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Before the COVID-19 pandemic that drastically altered what we perceived as our way of life, telemedicine was seen by some as a promising and convenient mode of providing medical care.
Progress had been made in combining and to some extent creating technologies to enable doctors to utilize telemedicine concepts. However, questions around how readily patients would adopt the technology persisted.
COVID-19 certainly answered many of those questions whether we were ready or not. Lockdowns, quarantine periods, and hospitals fast filling to the brink needed the medical community to come up with solutions fast. Telemedicine was uniquely placed to help solve many of these problems.
Lessons in a time of Pandemic
State and national health agencies found that one of the greatest advantages telemedicine offered when hospital admissions were beginning to skyrocket was the ability to remotely triage patients so that those in urgent need had a better chance of receiving the care they needed.
Telemedicine also became a vital tool in helping to diagnose patients who believed they may have come into contact with the disease. This helped alleviate the patients’ concerns of having to go to a facility that may experience extended periods of overcrowding, the last place individuals want to be when they have been told to stay at home.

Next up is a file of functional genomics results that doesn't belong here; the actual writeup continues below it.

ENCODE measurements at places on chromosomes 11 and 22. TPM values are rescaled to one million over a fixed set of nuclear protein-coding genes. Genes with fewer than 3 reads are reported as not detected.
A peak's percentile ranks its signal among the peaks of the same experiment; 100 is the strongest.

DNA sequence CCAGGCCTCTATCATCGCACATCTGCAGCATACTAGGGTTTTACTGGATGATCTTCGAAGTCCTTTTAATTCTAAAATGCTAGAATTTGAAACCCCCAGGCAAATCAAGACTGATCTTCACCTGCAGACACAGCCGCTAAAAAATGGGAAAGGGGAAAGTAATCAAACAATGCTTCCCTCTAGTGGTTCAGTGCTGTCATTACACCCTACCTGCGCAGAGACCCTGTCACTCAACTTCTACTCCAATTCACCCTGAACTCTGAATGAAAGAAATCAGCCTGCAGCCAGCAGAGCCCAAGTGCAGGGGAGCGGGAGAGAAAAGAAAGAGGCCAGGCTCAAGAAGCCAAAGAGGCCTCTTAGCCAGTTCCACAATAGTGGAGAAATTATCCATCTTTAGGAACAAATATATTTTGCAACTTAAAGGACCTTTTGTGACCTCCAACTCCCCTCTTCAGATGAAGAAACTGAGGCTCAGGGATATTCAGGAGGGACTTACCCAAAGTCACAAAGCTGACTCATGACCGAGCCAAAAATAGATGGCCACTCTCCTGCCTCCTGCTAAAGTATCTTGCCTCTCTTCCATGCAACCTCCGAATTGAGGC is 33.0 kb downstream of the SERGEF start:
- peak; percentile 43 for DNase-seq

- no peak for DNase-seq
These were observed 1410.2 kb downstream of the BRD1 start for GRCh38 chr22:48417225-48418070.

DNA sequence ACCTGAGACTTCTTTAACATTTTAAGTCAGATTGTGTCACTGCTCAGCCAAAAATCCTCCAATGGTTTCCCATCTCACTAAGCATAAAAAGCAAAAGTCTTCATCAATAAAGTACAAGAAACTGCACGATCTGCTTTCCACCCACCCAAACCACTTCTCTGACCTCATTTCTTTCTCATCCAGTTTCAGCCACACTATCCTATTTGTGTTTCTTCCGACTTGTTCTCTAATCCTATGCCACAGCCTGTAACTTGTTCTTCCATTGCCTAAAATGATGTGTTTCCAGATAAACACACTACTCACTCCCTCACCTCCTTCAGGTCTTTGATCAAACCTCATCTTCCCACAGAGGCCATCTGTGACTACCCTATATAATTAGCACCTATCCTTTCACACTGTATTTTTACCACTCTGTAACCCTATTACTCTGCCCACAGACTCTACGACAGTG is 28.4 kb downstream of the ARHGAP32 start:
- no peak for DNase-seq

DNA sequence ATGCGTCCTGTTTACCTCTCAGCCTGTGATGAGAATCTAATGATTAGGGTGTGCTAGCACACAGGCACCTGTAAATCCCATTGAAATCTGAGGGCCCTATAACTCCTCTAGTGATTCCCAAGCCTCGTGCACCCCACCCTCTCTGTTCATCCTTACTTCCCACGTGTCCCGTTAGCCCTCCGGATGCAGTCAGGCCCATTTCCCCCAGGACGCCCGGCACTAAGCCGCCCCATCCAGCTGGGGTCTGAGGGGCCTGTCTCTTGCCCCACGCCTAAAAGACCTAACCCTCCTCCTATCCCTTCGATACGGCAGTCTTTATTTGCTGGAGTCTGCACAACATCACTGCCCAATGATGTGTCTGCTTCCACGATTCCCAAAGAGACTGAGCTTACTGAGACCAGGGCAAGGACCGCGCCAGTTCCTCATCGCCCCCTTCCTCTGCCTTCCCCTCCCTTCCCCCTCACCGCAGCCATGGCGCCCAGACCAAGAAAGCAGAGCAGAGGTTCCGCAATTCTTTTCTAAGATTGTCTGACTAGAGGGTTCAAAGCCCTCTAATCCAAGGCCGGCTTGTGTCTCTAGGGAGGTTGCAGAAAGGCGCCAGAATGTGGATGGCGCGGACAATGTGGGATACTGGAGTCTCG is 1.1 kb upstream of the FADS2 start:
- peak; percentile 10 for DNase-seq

Another advantage seen by many was that telemedicine limits the need for human-to-human contact. This slows down the rate of infection, making it hard to argue that telemedicine offers little in the way of real benefits to society.
Risks and Challenges
Often, major players in the IT market connect to the telemedicine segment. In the telemedicine market, both developers of medical applications and companies that produce a full set of specific devices for virtual medical examinations are in demand.The development of telemedicine is associated with certain difficulties and risks.
First, the confidentiality of patient data can be compromised. To develop an efficient telehealth application, it’s better to choose a HIPAA-compliant cloud platform that ensures safety.
Telemedicine is the Future
The adoption of telemedicine was not without its teething problems, like with many other sectors forced to cross the digital divide at a moment’s notice. For telemedicine to thrive shortly these problems will need to be addressed in more comprehensive ways than the workarounds that were found before we could even think about a vaccine.
Lack of access to broadband internet highlighted the reality of the digital divide. In the US 19 million individuals lack access to fast and reliable internet, meaning that for these individuals telemedicine is a pipe dream for those it could have the biggest impact upon.
In third world countries where there are vast distances that need to be traveled just to receive care, telemedicine can be a lifesaver if the infrastructure is put in place. This includes providing individuals with devices and the internet that will allow them to communicate with medical professionals.
Concerns have also been raised at how telemedicine is being hampered by the current regulatory framework that dictates operations and to a large extent how medical insurance will reimburse those who opt for telemedicine consultations. However, it has been noted that telemedicine provides a level of care many require, and efforts are being made to amend regulations.
While there are still hurdles to clear to ensure telemedicine remains a model of care, these are not so insurmountable to detract from the advantages many have already seen by adopting the technology. Telemedicine will become an increasingly utilized tool to help those in need.
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